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Cooking 'almost from scratch'

No time to cook but still want a homemade meal? Try a mix of fresh and prepared foods.

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Millions of Americans are used to making soup with bouillon cubes, ragu from a jar of tomato sauce, or pie from canned pumpkin. Getting a little help from prepared foods is nothing new. But never before have there been so many choices available and so many gourmet-quality and organic convenience foods.

Just take a look at the shelves of salsa in your local supermarket. Hot, medium, or mild used to be the big decision. Now shoppers choose their heat as well as flavor from umpteen different combinations such as roasted garlic, corn, cilantro, mango, and more.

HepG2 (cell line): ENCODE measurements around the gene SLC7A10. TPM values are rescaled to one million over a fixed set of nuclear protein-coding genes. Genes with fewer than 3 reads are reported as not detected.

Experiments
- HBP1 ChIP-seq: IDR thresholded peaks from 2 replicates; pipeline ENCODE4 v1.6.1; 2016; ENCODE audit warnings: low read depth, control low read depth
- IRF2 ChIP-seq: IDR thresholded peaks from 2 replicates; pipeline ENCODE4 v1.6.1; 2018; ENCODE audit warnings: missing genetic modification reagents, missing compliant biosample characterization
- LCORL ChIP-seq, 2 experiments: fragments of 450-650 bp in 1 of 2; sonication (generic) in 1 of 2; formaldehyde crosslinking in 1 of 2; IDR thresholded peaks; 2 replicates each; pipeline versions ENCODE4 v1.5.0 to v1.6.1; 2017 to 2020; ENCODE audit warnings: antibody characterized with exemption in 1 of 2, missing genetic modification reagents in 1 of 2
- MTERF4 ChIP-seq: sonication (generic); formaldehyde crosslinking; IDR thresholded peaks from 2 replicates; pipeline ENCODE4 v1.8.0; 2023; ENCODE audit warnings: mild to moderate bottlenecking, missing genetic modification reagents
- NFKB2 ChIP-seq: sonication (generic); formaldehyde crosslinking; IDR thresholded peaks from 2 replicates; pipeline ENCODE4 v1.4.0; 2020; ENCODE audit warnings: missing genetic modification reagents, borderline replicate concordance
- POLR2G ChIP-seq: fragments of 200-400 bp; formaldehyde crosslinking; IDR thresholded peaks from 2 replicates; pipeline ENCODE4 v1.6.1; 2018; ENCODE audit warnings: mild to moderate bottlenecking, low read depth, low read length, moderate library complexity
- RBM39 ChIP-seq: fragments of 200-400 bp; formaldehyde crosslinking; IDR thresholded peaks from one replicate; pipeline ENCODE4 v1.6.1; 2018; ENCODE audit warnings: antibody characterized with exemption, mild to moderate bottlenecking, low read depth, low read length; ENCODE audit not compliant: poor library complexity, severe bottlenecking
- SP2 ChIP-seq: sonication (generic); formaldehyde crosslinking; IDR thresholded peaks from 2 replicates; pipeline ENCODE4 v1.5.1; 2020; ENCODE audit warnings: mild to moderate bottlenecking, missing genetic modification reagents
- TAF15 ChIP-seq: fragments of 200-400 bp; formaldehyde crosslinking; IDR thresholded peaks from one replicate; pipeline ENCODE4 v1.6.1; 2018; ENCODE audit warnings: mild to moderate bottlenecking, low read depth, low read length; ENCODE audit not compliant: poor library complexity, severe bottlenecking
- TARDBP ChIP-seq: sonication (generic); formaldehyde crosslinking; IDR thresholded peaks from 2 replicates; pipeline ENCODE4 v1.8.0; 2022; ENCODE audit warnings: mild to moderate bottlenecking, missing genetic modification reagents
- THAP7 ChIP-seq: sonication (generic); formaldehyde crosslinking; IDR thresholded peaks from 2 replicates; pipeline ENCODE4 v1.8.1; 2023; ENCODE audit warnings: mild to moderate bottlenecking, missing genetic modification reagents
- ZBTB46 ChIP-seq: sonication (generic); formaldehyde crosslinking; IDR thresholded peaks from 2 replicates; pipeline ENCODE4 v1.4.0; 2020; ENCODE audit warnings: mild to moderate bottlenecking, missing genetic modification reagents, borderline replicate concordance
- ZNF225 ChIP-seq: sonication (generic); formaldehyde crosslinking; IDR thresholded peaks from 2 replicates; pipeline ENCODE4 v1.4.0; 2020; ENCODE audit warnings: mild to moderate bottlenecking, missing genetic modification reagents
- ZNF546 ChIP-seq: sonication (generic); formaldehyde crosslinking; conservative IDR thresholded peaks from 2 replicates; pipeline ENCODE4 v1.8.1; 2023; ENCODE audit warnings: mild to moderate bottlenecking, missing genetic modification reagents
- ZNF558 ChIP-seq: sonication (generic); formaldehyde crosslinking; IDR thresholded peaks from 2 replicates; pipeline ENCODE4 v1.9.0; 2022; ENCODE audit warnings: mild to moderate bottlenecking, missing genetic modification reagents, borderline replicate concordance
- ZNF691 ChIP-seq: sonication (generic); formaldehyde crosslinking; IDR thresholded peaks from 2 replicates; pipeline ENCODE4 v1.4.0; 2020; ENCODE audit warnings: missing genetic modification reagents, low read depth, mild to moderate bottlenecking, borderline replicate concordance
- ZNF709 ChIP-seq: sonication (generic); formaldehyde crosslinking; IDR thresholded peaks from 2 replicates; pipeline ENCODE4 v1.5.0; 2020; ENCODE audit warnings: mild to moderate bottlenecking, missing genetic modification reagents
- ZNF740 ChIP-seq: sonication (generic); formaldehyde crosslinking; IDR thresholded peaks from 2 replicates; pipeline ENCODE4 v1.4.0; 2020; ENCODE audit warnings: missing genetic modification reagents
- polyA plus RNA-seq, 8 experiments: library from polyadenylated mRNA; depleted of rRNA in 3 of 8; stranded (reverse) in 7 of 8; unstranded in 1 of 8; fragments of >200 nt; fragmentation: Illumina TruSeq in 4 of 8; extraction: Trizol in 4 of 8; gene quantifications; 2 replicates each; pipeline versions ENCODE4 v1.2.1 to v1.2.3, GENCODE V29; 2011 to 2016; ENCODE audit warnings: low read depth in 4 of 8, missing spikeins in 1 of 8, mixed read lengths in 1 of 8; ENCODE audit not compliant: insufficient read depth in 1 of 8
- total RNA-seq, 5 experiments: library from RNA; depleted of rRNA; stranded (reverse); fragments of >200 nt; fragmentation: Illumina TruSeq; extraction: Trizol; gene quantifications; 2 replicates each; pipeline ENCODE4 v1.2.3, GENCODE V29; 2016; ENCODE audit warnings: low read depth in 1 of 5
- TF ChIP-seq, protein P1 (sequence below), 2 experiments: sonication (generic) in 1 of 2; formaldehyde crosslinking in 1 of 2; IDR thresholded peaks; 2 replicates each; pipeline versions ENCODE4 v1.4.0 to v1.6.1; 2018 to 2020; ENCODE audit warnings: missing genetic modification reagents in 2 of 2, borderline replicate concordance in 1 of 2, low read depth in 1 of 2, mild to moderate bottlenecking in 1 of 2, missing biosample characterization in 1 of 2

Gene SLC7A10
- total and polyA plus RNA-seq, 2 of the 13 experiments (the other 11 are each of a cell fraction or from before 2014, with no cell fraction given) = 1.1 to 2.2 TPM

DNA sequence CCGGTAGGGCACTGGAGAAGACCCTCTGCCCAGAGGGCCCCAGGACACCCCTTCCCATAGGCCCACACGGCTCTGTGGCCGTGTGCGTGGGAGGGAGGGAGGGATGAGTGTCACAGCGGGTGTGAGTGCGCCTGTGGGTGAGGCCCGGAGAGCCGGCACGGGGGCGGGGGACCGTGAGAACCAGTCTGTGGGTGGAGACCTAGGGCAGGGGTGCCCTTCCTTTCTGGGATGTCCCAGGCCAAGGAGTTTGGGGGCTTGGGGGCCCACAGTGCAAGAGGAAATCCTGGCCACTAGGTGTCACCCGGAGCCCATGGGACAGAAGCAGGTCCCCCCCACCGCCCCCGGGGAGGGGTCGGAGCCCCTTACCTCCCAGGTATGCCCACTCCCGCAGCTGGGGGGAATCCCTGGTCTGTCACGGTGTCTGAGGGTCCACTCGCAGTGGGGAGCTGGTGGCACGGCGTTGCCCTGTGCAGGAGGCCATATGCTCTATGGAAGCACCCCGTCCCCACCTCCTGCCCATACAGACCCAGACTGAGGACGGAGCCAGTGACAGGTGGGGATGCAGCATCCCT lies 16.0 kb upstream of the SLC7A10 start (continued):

Upscale convenience foods are just the latest twist in what has become one of the subtlest yet most sweeping trends in the culinary world. Now, some of the savviest and most sophisticated home cooks are combining from-scratch recipes with prepared foods without a second thought. And because so many of these products - such as prepared pesto, curry, or Jamaican-jerk sauce - are now made with top-quality ingredients, dishes made with them can taste just as good as those made from scratch.

Right in step with this style of cooking is "Almost from Scratch: 600 Recipes for the New Convenience Cuisine" (Simon & Schuster, 420 pp., $25).

Author Andrew Schloss is no slouch. He is a trained chef who works as a food-product consultant, writes about food for various publications, and has penned seven cookbooks. He also has a wife and three kids. So like most of us, he has a lot of demands on his time. Much as he might want to devote hours to cooking each day, he simply can't.

With "Almost from Scratch" Mr. Schloss streamlines supper without sacrificing flavor.

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